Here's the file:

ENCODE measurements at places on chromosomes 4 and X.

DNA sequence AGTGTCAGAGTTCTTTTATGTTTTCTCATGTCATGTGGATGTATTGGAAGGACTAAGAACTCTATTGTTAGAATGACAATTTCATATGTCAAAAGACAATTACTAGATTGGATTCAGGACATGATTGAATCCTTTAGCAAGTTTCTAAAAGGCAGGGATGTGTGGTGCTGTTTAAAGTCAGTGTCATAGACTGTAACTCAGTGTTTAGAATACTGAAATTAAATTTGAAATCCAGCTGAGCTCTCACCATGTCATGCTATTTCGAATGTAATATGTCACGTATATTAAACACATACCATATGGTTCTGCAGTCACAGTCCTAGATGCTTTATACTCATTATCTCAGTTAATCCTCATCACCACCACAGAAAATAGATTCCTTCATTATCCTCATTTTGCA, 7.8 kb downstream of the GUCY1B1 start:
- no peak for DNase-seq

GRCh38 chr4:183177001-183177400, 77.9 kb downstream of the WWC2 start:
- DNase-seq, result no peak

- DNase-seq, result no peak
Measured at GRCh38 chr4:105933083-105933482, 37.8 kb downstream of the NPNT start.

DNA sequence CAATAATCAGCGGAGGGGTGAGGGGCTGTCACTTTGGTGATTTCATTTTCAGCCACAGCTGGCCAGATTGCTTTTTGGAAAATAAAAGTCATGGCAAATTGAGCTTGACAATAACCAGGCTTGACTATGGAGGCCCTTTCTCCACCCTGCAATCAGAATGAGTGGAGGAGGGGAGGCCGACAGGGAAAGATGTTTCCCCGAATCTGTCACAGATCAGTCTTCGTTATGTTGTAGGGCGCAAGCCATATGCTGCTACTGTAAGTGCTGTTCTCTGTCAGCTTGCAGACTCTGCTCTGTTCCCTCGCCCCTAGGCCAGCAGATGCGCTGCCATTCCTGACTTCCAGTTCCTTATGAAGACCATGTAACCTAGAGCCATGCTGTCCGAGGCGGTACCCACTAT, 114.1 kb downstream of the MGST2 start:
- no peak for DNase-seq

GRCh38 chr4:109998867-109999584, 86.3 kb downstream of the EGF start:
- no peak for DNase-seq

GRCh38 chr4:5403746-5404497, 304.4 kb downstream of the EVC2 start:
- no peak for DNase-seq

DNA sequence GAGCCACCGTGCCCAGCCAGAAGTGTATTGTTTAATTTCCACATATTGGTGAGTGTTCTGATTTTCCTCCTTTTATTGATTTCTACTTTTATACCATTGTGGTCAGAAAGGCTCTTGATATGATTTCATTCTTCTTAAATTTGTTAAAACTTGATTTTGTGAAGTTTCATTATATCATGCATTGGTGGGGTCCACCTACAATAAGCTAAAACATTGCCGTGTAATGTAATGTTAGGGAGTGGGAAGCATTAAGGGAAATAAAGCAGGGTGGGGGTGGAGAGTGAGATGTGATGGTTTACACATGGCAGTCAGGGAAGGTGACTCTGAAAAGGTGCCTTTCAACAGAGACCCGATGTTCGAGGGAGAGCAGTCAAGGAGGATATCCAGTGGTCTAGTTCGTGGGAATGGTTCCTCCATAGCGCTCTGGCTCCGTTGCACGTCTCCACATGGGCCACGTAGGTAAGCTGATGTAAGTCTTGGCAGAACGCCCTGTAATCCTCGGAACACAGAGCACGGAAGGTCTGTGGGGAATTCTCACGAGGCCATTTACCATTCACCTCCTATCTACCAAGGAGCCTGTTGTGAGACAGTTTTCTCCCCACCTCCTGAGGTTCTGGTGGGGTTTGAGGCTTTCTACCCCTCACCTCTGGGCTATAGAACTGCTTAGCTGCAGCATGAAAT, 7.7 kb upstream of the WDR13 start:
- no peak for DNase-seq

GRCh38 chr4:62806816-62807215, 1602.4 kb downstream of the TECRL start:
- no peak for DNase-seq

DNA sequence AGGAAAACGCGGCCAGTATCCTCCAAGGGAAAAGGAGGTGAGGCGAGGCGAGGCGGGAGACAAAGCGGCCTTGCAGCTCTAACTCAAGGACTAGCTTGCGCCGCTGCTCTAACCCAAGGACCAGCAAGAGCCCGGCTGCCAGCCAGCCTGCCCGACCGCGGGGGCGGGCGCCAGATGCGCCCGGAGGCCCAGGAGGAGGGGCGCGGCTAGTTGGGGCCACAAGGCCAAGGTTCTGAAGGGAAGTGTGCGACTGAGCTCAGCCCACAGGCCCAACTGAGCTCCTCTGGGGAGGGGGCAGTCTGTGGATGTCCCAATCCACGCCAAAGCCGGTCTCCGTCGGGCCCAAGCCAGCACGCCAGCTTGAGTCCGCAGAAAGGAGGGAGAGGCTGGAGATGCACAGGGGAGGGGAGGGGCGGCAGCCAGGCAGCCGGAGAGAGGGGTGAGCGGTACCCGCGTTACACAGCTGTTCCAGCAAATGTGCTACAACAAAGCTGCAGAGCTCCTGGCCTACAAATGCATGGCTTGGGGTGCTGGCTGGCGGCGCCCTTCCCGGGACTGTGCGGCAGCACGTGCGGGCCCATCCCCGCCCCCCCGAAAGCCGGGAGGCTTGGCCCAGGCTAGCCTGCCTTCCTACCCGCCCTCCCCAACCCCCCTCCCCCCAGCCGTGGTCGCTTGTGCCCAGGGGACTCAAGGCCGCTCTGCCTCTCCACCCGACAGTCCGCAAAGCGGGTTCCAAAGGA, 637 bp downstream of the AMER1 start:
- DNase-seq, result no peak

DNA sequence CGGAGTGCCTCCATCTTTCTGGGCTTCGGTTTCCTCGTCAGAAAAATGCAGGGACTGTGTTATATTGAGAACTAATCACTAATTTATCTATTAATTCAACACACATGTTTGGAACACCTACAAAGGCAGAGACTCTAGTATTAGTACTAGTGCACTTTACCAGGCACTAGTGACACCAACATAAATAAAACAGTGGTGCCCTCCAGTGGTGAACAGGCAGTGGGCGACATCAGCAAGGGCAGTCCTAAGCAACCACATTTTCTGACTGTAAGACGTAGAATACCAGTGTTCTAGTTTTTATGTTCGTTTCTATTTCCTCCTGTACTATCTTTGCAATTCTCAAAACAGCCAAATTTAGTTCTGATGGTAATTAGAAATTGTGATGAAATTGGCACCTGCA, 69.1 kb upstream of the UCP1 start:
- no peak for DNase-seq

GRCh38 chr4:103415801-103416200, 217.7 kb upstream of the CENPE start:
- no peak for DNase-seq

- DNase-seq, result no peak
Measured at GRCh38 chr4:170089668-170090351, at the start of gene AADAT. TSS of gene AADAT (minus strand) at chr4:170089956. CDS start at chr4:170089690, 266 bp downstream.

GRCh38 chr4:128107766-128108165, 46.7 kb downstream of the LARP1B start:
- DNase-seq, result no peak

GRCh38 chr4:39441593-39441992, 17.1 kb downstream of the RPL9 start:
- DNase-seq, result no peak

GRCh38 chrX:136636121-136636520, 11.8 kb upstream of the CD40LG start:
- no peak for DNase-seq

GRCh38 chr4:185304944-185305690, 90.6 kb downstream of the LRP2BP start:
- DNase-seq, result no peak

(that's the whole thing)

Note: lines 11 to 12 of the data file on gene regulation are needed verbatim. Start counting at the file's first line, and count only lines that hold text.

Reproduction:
- no peak for DNase-seq

GRCh38 chr4:5403746-5404497, 304.4 kb downstream of the EVC2 start: